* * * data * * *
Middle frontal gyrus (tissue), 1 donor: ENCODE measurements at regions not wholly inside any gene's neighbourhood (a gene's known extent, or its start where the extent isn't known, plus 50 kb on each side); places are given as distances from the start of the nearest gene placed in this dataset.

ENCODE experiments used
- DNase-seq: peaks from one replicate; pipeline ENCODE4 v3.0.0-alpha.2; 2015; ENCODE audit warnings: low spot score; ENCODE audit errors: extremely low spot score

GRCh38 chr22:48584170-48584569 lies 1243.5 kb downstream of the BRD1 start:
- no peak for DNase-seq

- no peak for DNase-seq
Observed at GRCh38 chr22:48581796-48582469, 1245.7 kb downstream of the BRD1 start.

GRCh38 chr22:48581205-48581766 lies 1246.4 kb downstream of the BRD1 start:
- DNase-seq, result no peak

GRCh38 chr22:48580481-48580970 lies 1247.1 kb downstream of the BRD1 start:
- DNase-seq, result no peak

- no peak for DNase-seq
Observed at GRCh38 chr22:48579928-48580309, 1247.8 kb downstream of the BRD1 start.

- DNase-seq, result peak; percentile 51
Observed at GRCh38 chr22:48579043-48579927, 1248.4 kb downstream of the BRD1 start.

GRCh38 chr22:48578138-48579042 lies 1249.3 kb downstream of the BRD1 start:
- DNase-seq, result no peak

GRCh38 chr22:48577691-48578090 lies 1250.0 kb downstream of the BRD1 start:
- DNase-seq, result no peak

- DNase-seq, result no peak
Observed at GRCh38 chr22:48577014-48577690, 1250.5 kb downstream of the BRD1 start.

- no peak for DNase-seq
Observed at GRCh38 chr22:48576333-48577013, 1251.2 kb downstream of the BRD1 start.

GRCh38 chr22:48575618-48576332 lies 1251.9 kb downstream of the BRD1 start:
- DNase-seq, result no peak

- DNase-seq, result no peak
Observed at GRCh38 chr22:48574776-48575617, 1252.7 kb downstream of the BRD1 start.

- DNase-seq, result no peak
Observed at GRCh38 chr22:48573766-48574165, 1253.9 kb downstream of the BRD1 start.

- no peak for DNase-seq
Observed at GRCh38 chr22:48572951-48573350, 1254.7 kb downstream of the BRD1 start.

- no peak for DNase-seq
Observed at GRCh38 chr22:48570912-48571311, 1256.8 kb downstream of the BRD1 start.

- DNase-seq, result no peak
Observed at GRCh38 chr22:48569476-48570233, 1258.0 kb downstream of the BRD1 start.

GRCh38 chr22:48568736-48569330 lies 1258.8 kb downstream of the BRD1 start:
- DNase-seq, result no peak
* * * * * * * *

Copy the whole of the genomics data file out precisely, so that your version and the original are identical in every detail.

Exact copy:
Middle frontal gyrus (tissue), 1 donor: ENCODE measurements at regions not wholly inside any gene's neighbourhood (a gene's known extent, or its start where the extent isn't known, plus 50 kb on each side); places are given as distances from the start of the nearest gene placed in this dataset.

ENCODE experiments used
- DNase-seq: peaks from one replicate; pipeline ENCODE4 v3.0.0-alpha.2; 2015; ENCODE audit warnings: low spot score; ENCODE audit errors: extremely low spot score

GRCh38 chr22:48584170-48584569 lies 1243.5 kb downstream of the BRD1 start:
- no peak for DNase-seq

- no peak for DNase-seq
Observed at GRCh38 chr22:48581796-48582469, 1245.7 kb downstream of the BRD1 start.

GRCh38 chr22:48581205-48581766 lies 1246.4 kb downstream of the BRD1 start:
- DNase-seq, result no peak

GRCh38 chr22:48580481-48580970 lies 1247.1 kb downstream of the BRD1 start:
- DNase-seq, result no peak

- no peak for DNase-seq
Observed at GRCh38 chr22:48579928-48580309, 1247.8 kb downstream of the BRD1 start.

- DNase-seq, result peak; percentile 51
Observed at GRCh38 chr22:48579043-48579927, 1248.4 kb downstream of the BRD1 start.

GRCh38 chr22:48578138-48579042 lies 1249.3 kb downstream of the BRD1 start:
- DNase-seq, result no peak

GRCh38 chr22:48577691-48578090 lies 1250.0 kb downstream of the BRD1 start:
- DNase-seq, result no peak

- DNase-seq, result no peak
Observed at GRCh38 chr22:48577014-48577690, 1250.5 kb downstream of the BRD1 start.

- no peak for DNase-seq
Observed at GRCh38 chr22:48576333-48577013, 1251.2 kb downstream of the BRD1 start.

GRCh38 chr22:48575618-48576332 lies 1251.9 kb downstream of the BRD1 start:
- DNase-seq, result no peak

- DNase-seq, result no peak
Observed at GRCh38 chr22:48574776-48575617, 1252.7 kb downstream of the BRD1 start.

- DNase-seq, result no peak
Observed at GRCh38 chr22:48573766-48574165, 1253.9 kb downstream of the BRD1 start.

- no peak for DNase-seq
Observed at GRCh38 chr22:48572951-48573350, 1254.7 kb downstream of the BRD1 start.

- no peak for DNase-seq
Observed at GRCh38 chr22:48570912-48571311, 1256.8 kb downstream of the BRD1 start.

- DNase-seq, result no peak
Observed at GRCh38 chr22:48569476-48570233, 1258.0 kb downstream of the BRD1 start.

GRCh38 chr22:48568736-48569330 lies 1258.8 kb downstream of the BRD1 start:
- DNase-seq, result no peak